The Warriors last season stamped themselves as the league’s premier franchise of the last 10 years, as if there was any doubt, by winning a fourth title in the Steph Curry era. And even better, the Warriors not only return with their crucial players intact but are prepared to give some youngsters a chance to carve a role in the rotation and therefore bring a different element.
Curry had a decorated 2021-22 with the all-time 3-point record and Finals MVP and shows few signs of slippage, although to be fair, his accuracy did dip during the last regular season. Still, he was dominant in the postseason and that’s all that matters. Klay Thompson made a solid, though not tremendous, return from two major surgeries and Draymond Green once again was a factor defensively.
What makes the Warriors especially dangerous this season is their “next” generation: Jordan Poole, Jonathan Kuminga, Moses Moody and James Wiseman all bring youth and upside and should provide a balanced mix next to the vets. Basically, the Warriors are once again built to contend, and in a twist, seem built to last as well.
How good is Wiseman? The Warriors still don’t have a clue about their 21-year-old big man, held to only 39 career games because of injury. Keep in mind the Warriors selected him over LaMelo Ball in the 2020 Draft; while Wiseman couldn’t stay on the floor, Ball was Kia Rookie of the Year in 2021. Wiseman has potential, but that word is always tricky, and the Warriors aren’t in a position to let him learn on the job and make mistakes — they’re built to win big now, not later.
With a batch of young players who are restless and anxious to play, the Warriors are the rare NBA champion that returns with upside. Make no mistake, they’ll need star-level performances from Curry, Green, Thompson and Wiggins to position themselves near or at the top in what will be a competitive conference. But the youngsters, if they prosper much like Poole, could be the difference-maker in the defense of the championship. Projection: Playoffs.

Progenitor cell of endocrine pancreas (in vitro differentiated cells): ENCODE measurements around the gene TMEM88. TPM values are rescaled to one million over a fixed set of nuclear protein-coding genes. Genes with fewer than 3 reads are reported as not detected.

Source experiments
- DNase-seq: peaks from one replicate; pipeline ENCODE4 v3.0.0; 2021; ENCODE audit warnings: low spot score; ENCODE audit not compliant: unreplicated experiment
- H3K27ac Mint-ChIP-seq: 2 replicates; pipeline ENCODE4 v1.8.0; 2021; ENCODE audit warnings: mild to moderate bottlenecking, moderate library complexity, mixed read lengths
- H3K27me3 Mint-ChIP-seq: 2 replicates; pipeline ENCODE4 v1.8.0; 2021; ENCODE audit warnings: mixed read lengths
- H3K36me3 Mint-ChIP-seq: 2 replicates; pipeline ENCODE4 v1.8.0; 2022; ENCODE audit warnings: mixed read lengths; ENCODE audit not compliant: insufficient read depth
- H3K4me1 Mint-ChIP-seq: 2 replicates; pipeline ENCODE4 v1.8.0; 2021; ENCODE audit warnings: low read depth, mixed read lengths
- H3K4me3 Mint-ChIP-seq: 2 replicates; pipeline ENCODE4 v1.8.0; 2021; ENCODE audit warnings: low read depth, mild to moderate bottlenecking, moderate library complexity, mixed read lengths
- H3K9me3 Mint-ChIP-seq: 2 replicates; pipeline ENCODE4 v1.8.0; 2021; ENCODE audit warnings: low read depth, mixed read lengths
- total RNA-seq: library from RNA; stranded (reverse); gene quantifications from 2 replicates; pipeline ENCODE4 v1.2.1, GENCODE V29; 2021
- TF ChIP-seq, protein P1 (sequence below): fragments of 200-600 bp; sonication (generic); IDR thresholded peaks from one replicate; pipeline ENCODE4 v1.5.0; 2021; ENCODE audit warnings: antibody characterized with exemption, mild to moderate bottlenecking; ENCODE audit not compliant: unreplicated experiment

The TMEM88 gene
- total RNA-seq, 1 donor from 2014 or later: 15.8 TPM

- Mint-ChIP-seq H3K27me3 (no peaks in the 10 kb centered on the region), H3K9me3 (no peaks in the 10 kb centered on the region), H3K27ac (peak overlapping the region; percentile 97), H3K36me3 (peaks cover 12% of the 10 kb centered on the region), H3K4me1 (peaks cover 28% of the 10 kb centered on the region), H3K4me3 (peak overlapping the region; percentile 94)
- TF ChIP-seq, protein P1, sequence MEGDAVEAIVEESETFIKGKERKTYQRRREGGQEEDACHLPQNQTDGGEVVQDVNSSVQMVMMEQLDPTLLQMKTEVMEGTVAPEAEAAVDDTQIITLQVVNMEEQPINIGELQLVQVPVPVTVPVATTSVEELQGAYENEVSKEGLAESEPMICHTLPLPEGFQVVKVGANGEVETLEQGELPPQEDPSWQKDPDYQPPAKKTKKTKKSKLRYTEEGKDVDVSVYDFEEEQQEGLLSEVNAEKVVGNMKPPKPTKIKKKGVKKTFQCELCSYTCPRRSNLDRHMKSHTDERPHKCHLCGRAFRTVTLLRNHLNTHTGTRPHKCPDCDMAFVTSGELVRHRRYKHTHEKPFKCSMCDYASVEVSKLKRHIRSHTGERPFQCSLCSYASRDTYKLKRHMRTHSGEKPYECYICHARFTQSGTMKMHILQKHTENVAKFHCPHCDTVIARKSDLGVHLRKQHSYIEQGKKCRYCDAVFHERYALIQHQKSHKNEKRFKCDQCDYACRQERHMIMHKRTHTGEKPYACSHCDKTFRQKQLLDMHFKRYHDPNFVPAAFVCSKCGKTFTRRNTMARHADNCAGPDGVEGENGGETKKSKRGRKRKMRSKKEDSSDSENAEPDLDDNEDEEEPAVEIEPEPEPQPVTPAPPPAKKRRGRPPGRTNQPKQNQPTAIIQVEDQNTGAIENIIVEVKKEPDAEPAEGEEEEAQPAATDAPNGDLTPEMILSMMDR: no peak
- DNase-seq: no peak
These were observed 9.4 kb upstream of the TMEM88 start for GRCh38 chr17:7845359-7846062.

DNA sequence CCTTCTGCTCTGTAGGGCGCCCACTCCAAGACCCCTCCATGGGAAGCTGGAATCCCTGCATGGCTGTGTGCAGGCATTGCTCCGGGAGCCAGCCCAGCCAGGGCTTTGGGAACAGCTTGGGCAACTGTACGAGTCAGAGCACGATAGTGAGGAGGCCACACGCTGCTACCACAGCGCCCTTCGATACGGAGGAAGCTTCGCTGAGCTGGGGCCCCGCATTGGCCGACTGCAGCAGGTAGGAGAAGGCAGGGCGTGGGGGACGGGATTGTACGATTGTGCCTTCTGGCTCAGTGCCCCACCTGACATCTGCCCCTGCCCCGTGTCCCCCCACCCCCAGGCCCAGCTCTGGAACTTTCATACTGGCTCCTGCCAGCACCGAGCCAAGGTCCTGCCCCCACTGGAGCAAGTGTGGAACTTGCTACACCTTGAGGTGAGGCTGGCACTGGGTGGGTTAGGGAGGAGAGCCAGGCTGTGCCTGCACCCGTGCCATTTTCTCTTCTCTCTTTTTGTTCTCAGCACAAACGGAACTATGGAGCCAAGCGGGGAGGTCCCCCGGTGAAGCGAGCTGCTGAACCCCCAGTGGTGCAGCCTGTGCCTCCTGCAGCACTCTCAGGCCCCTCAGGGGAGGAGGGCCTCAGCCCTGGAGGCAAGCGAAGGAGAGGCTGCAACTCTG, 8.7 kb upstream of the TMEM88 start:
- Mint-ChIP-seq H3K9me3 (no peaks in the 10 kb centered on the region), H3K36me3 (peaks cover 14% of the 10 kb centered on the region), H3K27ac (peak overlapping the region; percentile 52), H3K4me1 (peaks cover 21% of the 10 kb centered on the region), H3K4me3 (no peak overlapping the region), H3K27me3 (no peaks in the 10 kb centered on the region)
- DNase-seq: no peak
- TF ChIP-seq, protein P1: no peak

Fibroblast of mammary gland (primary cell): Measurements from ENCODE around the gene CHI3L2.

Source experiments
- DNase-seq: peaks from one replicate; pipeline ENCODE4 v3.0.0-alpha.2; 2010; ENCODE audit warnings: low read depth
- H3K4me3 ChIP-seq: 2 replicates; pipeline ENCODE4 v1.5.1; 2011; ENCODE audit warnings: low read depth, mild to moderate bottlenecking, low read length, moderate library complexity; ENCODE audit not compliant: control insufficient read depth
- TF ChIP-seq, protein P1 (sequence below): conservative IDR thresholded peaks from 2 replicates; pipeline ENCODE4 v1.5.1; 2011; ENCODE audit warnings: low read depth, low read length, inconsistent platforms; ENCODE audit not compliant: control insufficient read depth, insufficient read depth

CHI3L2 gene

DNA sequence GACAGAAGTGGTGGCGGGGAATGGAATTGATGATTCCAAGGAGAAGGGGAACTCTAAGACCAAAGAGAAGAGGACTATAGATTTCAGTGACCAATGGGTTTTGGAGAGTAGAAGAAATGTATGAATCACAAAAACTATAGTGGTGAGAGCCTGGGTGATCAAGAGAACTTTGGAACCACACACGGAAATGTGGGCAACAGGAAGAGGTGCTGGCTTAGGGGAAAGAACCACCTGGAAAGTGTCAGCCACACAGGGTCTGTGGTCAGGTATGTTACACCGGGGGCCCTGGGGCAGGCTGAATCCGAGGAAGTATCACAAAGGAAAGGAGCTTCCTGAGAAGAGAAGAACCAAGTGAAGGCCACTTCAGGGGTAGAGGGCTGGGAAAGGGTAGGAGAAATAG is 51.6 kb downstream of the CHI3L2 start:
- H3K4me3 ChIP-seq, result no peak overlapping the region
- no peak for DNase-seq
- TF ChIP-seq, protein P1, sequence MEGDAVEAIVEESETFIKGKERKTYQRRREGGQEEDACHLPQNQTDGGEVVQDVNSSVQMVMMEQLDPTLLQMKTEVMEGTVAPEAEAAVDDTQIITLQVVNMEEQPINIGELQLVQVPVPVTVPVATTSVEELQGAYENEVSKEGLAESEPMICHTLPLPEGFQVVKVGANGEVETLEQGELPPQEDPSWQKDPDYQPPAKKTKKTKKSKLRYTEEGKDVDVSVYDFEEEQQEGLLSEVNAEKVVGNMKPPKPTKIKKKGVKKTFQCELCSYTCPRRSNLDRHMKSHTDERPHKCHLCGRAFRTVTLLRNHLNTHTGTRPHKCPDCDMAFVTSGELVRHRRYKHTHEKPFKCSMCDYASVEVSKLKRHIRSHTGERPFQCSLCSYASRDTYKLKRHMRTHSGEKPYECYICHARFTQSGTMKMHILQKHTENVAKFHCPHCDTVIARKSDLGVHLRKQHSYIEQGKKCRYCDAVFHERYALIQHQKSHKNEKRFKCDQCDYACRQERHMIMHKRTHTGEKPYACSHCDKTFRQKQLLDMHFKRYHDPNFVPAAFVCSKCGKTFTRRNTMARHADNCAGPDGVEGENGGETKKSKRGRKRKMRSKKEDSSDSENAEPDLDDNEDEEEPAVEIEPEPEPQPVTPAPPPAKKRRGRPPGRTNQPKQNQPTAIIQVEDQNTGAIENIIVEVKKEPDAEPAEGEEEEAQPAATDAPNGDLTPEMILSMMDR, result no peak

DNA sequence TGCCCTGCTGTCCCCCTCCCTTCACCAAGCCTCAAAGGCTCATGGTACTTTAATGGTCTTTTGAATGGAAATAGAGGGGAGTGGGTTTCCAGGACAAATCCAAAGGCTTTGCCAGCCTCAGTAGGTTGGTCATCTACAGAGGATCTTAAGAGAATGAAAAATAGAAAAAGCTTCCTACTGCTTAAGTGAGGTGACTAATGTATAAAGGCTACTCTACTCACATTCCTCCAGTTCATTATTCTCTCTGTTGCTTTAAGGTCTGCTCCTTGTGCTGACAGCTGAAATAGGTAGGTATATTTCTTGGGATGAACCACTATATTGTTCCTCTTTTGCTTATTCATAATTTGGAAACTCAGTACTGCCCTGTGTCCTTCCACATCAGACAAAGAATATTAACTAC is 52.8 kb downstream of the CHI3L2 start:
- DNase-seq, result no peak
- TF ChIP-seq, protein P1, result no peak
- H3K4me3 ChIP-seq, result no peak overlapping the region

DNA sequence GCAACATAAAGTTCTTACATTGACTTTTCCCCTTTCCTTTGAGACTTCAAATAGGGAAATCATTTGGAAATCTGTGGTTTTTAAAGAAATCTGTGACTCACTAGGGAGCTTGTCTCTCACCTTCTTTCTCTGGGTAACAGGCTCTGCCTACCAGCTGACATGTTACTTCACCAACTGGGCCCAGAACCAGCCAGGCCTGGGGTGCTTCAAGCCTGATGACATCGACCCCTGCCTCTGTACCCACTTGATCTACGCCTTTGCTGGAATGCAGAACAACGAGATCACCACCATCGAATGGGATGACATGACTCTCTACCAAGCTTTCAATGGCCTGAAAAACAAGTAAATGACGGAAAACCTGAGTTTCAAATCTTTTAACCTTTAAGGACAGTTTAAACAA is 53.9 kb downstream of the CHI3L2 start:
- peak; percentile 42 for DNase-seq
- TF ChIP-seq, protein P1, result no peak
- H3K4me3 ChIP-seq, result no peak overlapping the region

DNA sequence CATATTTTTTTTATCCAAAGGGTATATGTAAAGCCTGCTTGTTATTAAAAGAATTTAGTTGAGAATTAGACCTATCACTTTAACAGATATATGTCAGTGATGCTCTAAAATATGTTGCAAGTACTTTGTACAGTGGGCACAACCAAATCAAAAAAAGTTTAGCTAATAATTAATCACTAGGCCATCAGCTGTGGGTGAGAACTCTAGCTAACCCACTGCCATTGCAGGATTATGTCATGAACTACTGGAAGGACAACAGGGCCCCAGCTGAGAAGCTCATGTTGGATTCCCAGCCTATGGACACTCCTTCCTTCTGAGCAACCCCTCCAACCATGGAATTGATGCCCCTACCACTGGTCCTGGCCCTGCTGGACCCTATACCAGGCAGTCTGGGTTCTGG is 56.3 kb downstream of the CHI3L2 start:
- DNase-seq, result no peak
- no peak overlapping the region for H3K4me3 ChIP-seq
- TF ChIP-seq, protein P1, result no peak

1 KEY STAT TO KNOW
3rd, 2nd — The Warriors were the only team that ranked in the top three in both effective field goal percentage (55.2%, third) and opponent effective field goal percentage (50.9%, second). It was fifth time in the last eight years that they’ve ranked in the top three in both, with all other franchises (Milwaukee twice, San Antonio once) doing it just three times over that stretch.
— John Schuhmann
PROJECTED STARTING FIVE
Stephen Curry: Already a legend and an all-time great, Curry is building a case for being a top-10 player in league history because his skills, especially from deep, remain deadly at age 34.
Klay Thompson: He spent his comeback season dealing with inconsistency, yet averaged 20 points and kept defenses on alert.
Andrew Wiggins: The secondary hero of the championship run, Wiggins polished his reputation and upgraded his status in the league with solid play at both ends.
Draymond Green: He was lost a few years ago without Curry and Thompson, then re-established himself as a valuable glue guy and piece of the puzzle when they returned last season.
Kevon Looney: Unassuming big man had a string of crucial games in the postseason and as a result, scored in the offseason with a contract extension.
Jordan Poole: One of the league’s major revelations made himself into a major component for the Warriors by scoring big and taking winning shots while Thompson was out, then adjusted off the bench once Thompson returned.
Jonathan Kuminga: Easily the most athletic player on the roster brings plenty of bounce and energy to the floor; now needs to improve his skill-set to stay on it.
Moses Moody: A very fluid guard can assume bigger minutes and a role, now that Gary Payton II fled to Portland through free agency; can he bring it on defense?
James Wiseman: A mystery and a riddle rolled into one, Wiseman can make the Warriors exhale if he stays healthy and makes a strong push to start at center.
LAST 5 SEASONS
How the Warriors have fared stats-wise over the last 5 seasons …
OffRtg = Points scored per 100 possessions
DefRtg = Points allowed per 100 possessions
NetRtg = Point differential per 100 possessions
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